10 Alternative Iron Deficiency Remedies

10 Alternative Iron Deficiency Remedies

An iron deficiency, or anemia, forces the anemic person to follow a strictly regimented diet or medication. Ultimately, they take oral supplements and seek specific kinds of foods. These foods often share the same qualities: plants look a dark, leafy green, and meats and fish are high in healthy fatty acids and oils. Green foods—especially bright or dark green foods—also supplement other vitamins and minerals they may lack. This is because the chlorophyll found in dark green plants will stimulate the body to produce more iron, even though chlorophyll actually contains no iron by itself.

If left untreated, the anemic person can develop symptoms like sporadic blood sugar-level changes, faintness, nausea and an irregular blood pressure.

Spinach is often toted as the most common iron-filled leaf vegetable. Spinach, however, does not always suit everyone’s tastes. Let’s look at alternative vegetables and supplements that re-introduce iron into the bloodstream:


Brussels Sprouts

The hidden gem made famous by its unpopularity among children, this green superfood is a compact and more nutrient-rich version of its cousin, the cabbage. Raw sprouts, a common salad ingredient, contain folic acid, fiber, and most daily-required vitamins and minerals. Dating back to Belgium in the 13th century, Brussels sprouts outdo its relatives in most vitamin and mineral categories—even broccoli, collard greens and kale.

Soy beans in a Bowl


Soybeans and soy products contain one of the highest levels of iron recorded from a vegetable. Servings of soybeans contain anywhere from 8.8-29.9 mg of iron. Women especially absorb more iron from soybean intake. This proves a plus, because soy tends to be the active ingredient in many supplementary meat products, for vegetarians. Additionally, soybeans contain vitamins A-D, calcium and magnesium. Rely on soybeans for iron, but also for a balanced diet. Incorporate the bean itself into your diet—properly classified as an “oilseed”—or seek soy-based options for dairy or meat products like ice cream, milk, and chicken. Tofu is also made from soy and can be baked, grilled, or pan-fried with spices.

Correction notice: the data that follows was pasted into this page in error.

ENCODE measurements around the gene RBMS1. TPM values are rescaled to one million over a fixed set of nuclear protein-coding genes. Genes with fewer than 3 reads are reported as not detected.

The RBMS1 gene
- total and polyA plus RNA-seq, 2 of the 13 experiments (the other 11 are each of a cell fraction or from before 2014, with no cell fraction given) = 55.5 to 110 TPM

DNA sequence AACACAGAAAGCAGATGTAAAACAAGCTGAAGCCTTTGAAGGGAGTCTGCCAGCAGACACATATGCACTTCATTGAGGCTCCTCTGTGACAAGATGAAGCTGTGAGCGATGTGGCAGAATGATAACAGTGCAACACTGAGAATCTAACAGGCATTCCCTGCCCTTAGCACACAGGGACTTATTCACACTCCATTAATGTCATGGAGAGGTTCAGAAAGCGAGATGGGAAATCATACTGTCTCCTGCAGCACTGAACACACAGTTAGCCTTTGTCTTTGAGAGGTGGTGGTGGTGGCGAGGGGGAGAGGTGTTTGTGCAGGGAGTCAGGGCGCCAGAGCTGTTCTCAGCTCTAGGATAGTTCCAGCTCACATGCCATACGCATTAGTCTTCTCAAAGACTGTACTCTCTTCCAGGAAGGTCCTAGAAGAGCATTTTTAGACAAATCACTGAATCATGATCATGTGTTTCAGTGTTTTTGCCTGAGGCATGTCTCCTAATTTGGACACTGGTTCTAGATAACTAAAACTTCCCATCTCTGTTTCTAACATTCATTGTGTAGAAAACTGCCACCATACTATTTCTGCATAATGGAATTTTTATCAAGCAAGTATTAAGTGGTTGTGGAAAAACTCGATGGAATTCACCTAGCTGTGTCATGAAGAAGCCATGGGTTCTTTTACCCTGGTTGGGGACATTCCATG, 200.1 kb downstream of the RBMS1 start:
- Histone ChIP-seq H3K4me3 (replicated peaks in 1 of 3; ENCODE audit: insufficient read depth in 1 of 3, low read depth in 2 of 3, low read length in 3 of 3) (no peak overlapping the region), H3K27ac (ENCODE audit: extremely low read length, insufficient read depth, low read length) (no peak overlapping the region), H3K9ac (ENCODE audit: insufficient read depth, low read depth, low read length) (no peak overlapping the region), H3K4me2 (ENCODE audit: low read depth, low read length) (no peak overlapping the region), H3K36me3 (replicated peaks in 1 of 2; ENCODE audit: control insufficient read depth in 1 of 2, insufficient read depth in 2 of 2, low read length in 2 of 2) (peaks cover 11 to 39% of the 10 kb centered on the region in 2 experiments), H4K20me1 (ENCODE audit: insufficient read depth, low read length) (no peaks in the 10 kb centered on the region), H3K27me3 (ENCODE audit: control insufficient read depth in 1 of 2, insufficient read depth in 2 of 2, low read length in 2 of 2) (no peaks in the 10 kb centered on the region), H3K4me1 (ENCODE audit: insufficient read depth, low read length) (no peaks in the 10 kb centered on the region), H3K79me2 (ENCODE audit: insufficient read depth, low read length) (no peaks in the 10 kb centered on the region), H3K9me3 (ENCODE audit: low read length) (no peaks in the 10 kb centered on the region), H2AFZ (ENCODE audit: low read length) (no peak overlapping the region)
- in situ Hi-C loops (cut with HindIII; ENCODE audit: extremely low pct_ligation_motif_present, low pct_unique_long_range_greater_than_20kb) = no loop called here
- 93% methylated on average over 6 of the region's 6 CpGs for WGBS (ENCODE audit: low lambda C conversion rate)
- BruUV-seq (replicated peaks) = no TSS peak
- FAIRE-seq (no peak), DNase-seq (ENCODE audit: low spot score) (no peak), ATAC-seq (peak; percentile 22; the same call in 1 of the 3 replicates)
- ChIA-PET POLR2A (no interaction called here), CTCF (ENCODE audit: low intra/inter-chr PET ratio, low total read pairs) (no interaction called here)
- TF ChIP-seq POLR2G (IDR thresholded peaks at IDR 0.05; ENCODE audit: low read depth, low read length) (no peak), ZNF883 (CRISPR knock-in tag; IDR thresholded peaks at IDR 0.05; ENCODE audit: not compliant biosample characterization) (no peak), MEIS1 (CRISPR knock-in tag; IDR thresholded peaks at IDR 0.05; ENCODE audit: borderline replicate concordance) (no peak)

detox. young barley, chlorella superfood.


Spirulina is a complete protein that contains all nine amino acids and is comprised of about 60% protein. Spirulina also contains 2 mg of iron and can be used as an iron supplement for patients with anemia. Long used by Aztec nations in the 16th century, Spirulina belongs in the bacteria family and can be used in powder form as a food ingredient. Spirulina is a good source for iron, but also other vitamins and minerals like vitamin A, calcium, and beta-carotene.

bunch of fresh rainbow chard


Chard is a green superfood that neutralizes toxins in the blood and stimulates iron development. Chard combats high sugar, inflammation, and promotes skin cell rejuvenation. Like chicory, chard also contains more than thirteen polyphenol antioxidants.

mezzaluna and herbs


Parsley is a common garnish, but most recently has been used as a sweet component to juices and smoothies. Parsley contains iron-stimulating chlorophyll, but also 2.6% of the iron content required by the RDA per two tablespoons. Parsley also contains vital nutrients that regulate cell growth and also help to prevent tumors. Parsley can be widely incorporated into many dishes, from drinks to salads to garnish with meat.